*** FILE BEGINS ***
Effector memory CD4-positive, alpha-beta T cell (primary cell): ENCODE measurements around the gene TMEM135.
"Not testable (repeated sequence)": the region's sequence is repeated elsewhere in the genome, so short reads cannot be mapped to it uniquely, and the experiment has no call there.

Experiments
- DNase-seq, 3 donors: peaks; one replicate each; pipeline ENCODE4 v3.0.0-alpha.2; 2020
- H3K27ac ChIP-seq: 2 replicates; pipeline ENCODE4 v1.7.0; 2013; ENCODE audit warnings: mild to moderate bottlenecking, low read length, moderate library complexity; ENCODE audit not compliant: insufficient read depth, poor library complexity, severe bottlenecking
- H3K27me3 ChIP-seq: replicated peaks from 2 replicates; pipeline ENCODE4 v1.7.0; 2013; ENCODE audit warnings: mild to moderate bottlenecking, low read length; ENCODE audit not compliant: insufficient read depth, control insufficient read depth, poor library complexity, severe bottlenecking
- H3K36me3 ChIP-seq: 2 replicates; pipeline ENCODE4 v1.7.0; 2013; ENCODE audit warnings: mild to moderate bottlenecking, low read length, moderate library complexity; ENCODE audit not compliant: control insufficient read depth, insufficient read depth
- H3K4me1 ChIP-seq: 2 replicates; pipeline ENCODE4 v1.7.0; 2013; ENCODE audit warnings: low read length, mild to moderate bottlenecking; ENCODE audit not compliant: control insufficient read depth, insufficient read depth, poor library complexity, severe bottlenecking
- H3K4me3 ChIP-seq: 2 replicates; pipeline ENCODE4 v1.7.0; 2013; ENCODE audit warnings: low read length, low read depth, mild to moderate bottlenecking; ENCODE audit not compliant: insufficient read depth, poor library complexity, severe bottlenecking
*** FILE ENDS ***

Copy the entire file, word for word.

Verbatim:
Effector memory CD4-positive, alpha-beta T cell (primary cell): ENCODE measurements around the gene TMEM135.
"Not testable (repeated sequence)": the region's sequence is repeated elsewhere in the genome, so short reads cannot be mapped to it uniquely, and the experiment has no call there.

Experiments
- DNase-seq, 3 donors: peaks; one replicate each; pipeline ENCODE4 v3.0.0-alpha.2; 2020
- H3K27ac ChIP-seq: 2 replicates; pipeline ENCODE4 v1.7.0; 2013; ENCODE audit warnings: mild to moderate bottlenecking, low read length, moderate library complexity; ENCODE audit not compliant: insufficient read depth, poor library complexity, severe bottlenecking
- H3K27me3 ChIP-seq: replicated peaks from 2 replicates; pipeline ENCODE4 v1.7.0; 2013; ENCODE audit warnings: mild to moderate bottlenecking, low read length; ENCODE audit not compliant: insufficient read depth, control insufficient read depth, poor library complexity, severe bottlenecking
- H3K36me3 ChIP-seq: 2 replicates; pipeline ENCODE4 v1.7.0; 2013; ENCODE audit warnings: mild to moderate bottlenecking, low read length, moderate library complexity; ENCODE audit not compliant: control insufficient read depth, insufficient read depth
- H3K4me1 ChIP-seq: 2 replicates; pipeline ENCODE4 v1.7.0; 2013; ENCODE audit warnings: low read length, mild to moderate bottlenecking; ENCODE audit not compliant: control insufficient read depth, insufficient read depth, poor library complexity, severe bottlenecking
- H3K4me3 ChIP-seq: 2 replicates; pipeline ENCODE4 v1.7.0; 2013; ENCODE audit warnings: low read length, low read depth, mild to moderate bottlenecking; ENCODE audit not compliant: insufficient read depth, poor library complexity, severe bottlenecking